[Note: there are a couple affiliate links in this post for relevant books on the subject that I’d recommend.]
Startups are not two guys in a garage or a kid in a dorm room (although some of them can be).
Startups are everywhere.
Startups are in large and small organizations in every sector of the economy, in non-profits, and in government.
The media likes to portray startup entrepreneurs as plucky underdog protagonists up against a big mean behemoth monopoly. It makes a good story, but it isn’t a true representation of reality.
So, what is a startup?
When I talk about startups, I use Eric Ries‘ definition of a startup:
“A human institution, creating something new, under conditions of extreme uncertainty.”
Also, when I talk (and write) about entrepreneurs, I’m generally talking about startup entrepreneurs – the people that found and run startups, as defined above.
There are many new businesses that aren’t “startups” – such as restaurants, stores, plumbers, construction companies, CPA firms, etc. These businesses still have uncertainty (most businesses fail within the first few years), but they don’t have unknown and untested business models like a true startup.
For example, if you’re opening a restaurant, the structure of your business model will be the same as that for about any other restaurant. You know where your expenses and revenues will come from. Sure, you’ll have different costs, partners, clientele and competitive advantages from your competitors; and your success will be uncertain and you will work very hard to try to ensure your success. But unless you do something revolutionary with the standard restaurant business model (e.g. giving away the meals for free), your business is not a startup.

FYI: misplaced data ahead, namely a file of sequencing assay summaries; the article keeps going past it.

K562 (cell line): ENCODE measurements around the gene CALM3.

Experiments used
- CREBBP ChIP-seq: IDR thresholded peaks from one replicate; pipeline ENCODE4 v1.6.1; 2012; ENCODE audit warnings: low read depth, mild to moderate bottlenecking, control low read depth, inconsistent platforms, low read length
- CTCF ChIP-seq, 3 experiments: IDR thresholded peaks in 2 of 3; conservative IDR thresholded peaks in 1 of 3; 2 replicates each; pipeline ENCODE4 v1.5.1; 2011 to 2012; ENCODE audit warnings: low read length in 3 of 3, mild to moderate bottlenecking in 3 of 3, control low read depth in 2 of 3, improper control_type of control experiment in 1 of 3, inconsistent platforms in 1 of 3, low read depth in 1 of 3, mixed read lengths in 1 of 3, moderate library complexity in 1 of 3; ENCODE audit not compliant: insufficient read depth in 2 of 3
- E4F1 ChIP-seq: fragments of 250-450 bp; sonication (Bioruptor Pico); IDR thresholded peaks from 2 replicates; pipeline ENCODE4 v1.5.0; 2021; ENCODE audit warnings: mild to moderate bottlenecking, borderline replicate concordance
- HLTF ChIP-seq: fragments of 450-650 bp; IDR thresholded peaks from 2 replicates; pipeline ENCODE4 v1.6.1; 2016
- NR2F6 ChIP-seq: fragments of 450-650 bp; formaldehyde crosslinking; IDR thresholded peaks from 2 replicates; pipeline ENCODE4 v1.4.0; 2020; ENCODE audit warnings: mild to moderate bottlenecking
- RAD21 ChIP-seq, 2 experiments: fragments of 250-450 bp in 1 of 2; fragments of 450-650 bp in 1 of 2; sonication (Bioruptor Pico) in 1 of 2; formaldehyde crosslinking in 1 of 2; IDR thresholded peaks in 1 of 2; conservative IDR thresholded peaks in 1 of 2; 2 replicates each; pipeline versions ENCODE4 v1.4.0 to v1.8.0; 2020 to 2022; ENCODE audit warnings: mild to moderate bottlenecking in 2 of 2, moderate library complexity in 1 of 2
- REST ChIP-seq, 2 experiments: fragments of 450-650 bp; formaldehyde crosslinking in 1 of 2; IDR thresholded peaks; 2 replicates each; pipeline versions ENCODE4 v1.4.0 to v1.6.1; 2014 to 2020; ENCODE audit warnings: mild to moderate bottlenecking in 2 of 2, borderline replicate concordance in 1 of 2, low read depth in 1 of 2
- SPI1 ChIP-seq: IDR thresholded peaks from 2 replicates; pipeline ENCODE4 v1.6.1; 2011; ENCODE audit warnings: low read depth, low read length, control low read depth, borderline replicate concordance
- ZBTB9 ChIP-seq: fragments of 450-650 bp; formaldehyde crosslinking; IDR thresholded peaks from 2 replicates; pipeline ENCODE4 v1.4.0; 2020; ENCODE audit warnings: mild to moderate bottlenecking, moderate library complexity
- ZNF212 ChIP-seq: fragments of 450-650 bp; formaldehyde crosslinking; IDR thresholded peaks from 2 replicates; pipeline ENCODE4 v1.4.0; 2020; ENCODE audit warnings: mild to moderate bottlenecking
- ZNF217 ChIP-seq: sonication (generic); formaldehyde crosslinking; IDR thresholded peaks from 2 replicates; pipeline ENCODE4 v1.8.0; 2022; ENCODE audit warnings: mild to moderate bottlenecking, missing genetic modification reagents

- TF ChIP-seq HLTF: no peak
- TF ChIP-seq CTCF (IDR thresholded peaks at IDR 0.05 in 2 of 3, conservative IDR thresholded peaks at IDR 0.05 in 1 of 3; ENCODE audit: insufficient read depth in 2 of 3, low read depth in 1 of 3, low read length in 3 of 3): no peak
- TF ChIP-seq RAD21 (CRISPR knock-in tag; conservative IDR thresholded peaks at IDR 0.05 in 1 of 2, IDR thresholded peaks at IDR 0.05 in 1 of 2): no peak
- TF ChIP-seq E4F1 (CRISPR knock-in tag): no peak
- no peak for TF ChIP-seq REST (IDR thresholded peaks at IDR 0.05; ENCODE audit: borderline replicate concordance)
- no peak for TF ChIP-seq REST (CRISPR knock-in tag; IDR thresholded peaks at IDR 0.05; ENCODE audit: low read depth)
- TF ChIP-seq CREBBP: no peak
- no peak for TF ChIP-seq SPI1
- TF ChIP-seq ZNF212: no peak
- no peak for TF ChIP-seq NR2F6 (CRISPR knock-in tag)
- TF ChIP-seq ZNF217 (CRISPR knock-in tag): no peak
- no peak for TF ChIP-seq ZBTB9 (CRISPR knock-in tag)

I own and run two different businesses. One is a startup and one is not. The non-startup is a custom software consultancy. It works pretty much just like all other similar businesses. I’m not doing anything fancy with the business model because I don’t have to – it works just fine the way it is.
My startup is quite different. I’m trying to create something brand new in the world. Its value proposition isn’t fully verified. I don’t know who the eventual customers will be. The business model is continually evolving – it may end up being one of (or a combination of): ad-based, freemium, multi-sided, or virtual goods.
Another startup I’m involved with is in the education space. I’m working with some administrators in the Ankeny, Iowa school district to reinvent education. We’re working to create a new system of education and are unsure how it will turn out or what it will look like when we’re done. Our effort matches all three parts of the definition of a startup and we are thus startup entrepreneurs.
In this example, whether it’s a startup is not as obvious. However, I choose to think of it as a startup because it’s then more natural to think about applying principles and techniques designed to help startups (such as those in the Lean Startup movement) to our endeavor, and thus increase our chance of success.
(I’m sure I’ll write more about the Lean Startup and related principles and techniques in future posts.)